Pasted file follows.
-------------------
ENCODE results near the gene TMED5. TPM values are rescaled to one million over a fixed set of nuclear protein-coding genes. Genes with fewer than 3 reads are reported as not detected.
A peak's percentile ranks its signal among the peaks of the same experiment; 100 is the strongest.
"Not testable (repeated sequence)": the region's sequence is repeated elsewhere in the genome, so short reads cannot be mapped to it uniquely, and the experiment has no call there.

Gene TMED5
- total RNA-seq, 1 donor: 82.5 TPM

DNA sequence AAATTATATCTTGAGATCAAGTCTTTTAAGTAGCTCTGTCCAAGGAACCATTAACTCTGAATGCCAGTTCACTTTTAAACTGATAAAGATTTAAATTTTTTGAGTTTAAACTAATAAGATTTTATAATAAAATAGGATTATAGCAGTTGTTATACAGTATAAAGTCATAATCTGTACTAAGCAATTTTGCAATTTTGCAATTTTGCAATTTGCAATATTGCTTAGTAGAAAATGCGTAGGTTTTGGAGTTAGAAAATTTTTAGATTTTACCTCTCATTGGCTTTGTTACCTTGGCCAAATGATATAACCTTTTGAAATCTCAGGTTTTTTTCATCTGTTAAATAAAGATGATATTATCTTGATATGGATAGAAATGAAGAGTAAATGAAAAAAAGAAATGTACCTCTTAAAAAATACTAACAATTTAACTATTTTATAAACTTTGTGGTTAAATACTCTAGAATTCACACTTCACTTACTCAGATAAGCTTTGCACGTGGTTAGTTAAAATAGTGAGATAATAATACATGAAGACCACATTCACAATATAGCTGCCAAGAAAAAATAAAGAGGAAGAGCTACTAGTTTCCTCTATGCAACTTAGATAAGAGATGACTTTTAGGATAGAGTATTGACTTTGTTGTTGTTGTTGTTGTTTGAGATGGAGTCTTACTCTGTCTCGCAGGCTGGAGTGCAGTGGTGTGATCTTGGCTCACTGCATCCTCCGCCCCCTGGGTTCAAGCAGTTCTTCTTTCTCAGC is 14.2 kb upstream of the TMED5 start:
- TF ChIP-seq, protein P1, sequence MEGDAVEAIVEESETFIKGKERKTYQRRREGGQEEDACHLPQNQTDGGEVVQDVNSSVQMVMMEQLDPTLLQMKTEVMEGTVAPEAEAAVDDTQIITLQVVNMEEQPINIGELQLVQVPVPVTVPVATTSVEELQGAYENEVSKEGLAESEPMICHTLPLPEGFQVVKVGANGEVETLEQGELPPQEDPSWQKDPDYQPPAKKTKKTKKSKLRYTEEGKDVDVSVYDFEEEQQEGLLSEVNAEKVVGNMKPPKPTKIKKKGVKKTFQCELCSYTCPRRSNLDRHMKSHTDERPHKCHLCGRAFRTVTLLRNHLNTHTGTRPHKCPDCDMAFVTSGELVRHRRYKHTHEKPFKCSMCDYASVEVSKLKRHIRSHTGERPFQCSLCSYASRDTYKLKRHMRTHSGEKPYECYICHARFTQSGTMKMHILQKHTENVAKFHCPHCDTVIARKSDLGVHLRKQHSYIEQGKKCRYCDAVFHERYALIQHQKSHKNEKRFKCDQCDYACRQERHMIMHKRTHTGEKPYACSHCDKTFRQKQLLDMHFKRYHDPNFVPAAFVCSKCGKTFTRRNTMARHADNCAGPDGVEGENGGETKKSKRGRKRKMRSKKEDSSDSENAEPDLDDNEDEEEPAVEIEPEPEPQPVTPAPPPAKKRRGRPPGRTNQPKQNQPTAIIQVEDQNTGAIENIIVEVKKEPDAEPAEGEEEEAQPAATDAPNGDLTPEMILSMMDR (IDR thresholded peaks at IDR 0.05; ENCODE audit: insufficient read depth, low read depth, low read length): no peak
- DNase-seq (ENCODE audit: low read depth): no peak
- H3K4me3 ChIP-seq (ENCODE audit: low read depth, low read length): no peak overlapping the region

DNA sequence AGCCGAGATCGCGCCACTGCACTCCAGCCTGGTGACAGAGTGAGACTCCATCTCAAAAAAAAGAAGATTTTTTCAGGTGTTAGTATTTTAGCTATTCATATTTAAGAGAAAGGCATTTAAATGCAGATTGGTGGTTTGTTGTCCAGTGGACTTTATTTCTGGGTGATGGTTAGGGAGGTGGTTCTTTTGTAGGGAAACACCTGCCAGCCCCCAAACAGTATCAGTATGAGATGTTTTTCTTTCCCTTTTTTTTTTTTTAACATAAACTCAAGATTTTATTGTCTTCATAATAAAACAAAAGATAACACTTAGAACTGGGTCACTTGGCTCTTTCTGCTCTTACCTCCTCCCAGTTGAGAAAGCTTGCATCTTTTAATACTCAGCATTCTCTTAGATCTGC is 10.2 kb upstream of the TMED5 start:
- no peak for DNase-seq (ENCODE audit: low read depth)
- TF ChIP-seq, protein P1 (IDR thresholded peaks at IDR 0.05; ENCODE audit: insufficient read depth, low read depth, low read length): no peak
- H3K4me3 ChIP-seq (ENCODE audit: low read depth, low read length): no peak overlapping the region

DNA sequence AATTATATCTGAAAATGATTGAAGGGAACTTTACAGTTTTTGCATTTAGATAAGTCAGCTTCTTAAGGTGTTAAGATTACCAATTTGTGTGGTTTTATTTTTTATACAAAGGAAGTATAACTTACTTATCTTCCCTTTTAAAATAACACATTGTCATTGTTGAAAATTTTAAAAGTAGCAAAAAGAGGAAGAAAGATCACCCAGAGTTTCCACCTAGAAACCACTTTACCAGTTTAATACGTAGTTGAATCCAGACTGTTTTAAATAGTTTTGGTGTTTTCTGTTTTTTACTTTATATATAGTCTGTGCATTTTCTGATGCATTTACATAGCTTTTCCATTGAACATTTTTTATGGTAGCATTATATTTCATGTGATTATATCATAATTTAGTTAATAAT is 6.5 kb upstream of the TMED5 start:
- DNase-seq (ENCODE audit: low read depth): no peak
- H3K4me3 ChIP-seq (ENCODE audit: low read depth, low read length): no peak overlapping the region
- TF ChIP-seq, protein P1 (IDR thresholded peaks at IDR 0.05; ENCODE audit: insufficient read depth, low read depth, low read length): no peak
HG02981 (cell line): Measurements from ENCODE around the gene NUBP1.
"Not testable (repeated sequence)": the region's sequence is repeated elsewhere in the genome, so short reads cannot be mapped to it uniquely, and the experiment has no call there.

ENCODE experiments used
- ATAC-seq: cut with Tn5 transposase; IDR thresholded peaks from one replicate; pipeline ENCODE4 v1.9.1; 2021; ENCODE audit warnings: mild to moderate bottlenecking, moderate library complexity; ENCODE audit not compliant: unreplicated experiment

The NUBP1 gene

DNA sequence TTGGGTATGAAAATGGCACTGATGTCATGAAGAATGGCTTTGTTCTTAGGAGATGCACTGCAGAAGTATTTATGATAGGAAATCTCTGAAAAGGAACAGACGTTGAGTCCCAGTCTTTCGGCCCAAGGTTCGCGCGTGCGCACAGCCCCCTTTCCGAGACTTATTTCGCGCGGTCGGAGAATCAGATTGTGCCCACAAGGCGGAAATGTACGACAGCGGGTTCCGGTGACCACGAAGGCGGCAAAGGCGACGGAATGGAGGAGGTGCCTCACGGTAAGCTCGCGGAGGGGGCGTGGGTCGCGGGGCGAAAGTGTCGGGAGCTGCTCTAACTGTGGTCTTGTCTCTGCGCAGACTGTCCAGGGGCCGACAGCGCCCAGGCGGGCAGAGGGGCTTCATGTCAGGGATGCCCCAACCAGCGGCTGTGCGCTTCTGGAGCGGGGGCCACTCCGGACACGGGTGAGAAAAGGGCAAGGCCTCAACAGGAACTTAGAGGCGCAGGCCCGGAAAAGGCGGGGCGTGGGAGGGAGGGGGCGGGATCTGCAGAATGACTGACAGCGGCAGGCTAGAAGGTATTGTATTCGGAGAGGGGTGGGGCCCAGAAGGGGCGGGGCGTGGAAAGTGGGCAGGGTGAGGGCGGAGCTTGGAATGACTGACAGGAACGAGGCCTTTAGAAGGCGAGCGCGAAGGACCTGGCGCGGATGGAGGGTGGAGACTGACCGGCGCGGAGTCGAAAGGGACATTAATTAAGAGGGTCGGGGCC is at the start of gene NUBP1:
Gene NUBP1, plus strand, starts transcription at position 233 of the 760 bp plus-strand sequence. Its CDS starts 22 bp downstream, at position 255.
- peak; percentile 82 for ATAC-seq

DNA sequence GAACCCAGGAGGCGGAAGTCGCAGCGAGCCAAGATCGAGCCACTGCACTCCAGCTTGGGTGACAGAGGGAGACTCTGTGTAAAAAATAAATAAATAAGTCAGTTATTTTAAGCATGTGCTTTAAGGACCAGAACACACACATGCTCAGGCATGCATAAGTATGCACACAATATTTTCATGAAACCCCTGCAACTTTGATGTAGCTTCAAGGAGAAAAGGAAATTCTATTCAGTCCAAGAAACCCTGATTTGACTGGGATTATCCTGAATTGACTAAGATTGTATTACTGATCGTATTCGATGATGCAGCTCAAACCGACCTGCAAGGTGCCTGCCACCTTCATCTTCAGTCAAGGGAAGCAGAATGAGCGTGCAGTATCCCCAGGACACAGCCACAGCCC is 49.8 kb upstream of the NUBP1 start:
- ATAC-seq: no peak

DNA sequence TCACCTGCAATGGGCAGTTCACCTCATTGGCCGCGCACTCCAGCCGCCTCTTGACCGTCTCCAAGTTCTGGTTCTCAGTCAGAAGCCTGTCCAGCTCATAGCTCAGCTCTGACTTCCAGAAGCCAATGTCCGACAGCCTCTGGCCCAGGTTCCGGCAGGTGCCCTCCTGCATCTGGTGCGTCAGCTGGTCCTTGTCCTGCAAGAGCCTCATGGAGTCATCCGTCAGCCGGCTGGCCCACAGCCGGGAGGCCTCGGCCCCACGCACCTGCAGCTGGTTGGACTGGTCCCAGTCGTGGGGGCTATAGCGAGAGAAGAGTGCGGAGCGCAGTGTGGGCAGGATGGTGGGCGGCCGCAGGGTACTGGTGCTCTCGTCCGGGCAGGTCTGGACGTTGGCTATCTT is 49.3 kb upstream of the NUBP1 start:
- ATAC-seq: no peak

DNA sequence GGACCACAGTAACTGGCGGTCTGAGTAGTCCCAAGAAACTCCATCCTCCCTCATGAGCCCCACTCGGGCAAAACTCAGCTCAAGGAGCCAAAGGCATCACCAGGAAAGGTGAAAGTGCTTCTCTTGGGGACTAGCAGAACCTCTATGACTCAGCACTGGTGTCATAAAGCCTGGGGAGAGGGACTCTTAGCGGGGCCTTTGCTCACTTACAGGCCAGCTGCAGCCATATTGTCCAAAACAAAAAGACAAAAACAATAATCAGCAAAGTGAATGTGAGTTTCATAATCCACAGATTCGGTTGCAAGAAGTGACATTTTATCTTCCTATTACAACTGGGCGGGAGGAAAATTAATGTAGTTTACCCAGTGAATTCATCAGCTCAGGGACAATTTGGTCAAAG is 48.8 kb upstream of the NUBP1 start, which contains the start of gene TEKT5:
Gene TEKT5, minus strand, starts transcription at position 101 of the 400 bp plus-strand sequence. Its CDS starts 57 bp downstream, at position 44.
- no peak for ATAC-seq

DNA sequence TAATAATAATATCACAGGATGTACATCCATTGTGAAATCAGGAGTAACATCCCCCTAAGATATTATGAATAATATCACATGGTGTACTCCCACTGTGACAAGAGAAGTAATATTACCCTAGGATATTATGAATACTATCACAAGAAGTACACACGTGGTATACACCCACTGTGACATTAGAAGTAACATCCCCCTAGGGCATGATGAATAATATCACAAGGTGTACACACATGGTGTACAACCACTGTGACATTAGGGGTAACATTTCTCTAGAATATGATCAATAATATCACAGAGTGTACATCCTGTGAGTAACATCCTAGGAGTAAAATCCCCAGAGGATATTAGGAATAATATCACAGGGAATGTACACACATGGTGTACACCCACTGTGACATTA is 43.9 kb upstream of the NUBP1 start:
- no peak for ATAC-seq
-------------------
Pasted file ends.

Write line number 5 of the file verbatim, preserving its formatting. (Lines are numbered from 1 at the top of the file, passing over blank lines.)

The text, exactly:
- total RNA-seq, 1 donor: 82.5 TPM